There was another issue for Taylor: That stuff wasn’t really part of a narratively sound story. “We can’t tell [that part of it] anyway, because it’s not narrative,” Taylor said. “The question to me was, can the narrative part of this book explore these things without that? I felt like it could. … The discussion was more, what are we going to use? How will we make this book into a narrative? Is there a narrative in this book that we can tell?'”
Taylor has worked in Hollywood for over two decades, first in television with shows like “Everwood” and “Alias,” later with features like “Hope Springs” and the first “Divergent” film, though her star rose after she was nominated for Best Original Screenplay for Guillermo del Toro’s eventual Best Picture winner, “The Shape of Water.” Even before the film hit theaters in 2017, Taylor — who had also written on “Game of Thrones” and contributed work to the live-action remake of “Aladdin” — was looking to do something new, a little less genre-y, more grounded than her previous work. That’s what excited her about “Hillbilly Elegy.”
“I was so excited to have the opportunity to look at this question that I had been kind of obsessing over myself about the American dream and why people couldn’t get it and how were we going to get it back and who had had it in the first place,” she said. “It’s such a foundational part of who we are as a country, the idea that you can make life better for your family by working. The fact that so many people are not finding that to be the case, I find that heartbreaking, but also as a country, are we cool with that? Are we all just like, ‘Okay, that was a good idea, but I guess it didn’t work out’?”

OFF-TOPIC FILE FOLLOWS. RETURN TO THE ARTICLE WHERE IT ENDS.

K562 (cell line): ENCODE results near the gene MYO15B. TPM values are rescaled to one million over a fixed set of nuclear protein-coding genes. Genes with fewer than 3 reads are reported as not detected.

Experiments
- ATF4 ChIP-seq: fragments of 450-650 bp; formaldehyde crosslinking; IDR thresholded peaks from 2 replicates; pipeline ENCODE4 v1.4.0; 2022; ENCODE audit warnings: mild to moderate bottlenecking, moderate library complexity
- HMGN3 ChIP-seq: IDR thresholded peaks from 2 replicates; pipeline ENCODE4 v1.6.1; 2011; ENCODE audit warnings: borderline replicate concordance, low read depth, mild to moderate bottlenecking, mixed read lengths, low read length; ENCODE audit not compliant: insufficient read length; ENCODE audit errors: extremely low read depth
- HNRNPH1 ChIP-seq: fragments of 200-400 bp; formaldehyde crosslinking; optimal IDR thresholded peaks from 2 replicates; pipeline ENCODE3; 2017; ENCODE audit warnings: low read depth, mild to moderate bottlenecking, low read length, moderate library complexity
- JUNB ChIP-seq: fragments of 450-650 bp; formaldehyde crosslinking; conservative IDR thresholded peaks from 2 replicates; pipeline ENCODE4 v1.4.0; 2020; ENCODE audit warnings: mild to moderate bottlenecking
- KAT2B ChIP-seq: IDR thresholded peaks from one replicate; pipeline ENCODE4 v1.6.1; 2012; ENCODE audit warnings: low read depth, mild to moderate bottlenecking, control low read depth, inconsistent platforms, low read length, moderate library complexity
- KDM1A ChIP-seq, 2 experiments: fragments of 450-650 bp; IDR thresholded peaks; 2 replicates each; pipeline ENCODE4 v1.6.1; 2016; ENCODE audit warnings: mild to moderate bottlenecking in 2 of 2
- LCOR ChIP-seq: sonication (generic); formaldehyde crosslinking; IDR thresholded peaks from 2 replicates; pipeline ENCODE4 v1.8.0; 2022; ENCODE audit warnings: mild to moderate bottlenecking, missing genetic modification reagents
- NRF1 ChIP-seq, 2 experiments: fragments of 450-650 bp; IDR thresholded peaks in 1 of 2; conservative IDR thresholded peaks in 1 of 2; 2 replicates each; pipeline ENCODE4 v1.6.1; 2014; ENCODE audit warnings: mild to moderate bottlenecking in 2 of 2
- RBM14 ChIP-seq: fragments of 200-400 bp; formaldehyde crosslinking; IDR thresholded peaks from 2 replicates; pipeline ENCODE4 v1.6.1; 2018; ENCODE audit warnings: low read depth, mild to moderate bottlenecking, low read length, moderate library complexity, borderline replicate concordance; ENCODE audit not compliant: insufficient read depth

Initially, Taylor said she explored making her script a three-hander, divided up between Vance (played by Gabriel Basso and Owen Asztalos in different time periods), Mamaw (Close), and Bev (Adams), as framed around their different dreams and pursuits of them. “There were so many things referenced in the book that weren’t even necessarily completely explored about these generations of people sort of striving for the same thing, and how they built on each other, or weren’t able to achieve something, or obstructed each other,” Taylor said. “That felt like where the story was.”
Taylor said that both Howard and producer Karen Lunder were “very involved” in the scripting process, and the trio went through a number of early drafts. “There were many, many different iterations, because there’s so much in the book that is sort of alluded to, so we explored so many different things,” she said. “I feel like Ron shaped the material and sometimes chose the angles he was interested in, but he didn’t do any writing and I don’t think he considers himself a writer. I was the person always doing the writing, but he is always quite involved in terms of talking it out and questioning the directions you’re heading.”
One element Taylor always knew she wanted to use: Vance’s early teenage years, when Mamaw becomes his ultimate hero after the drug-addicted Bev can no longer care for him. For Taylor, that was the “central turning point” in Vance’s life, but one that was somewhat hard to make compelling, given that Vance wrote the book from his perspective as a Yale-educated venture capitalist.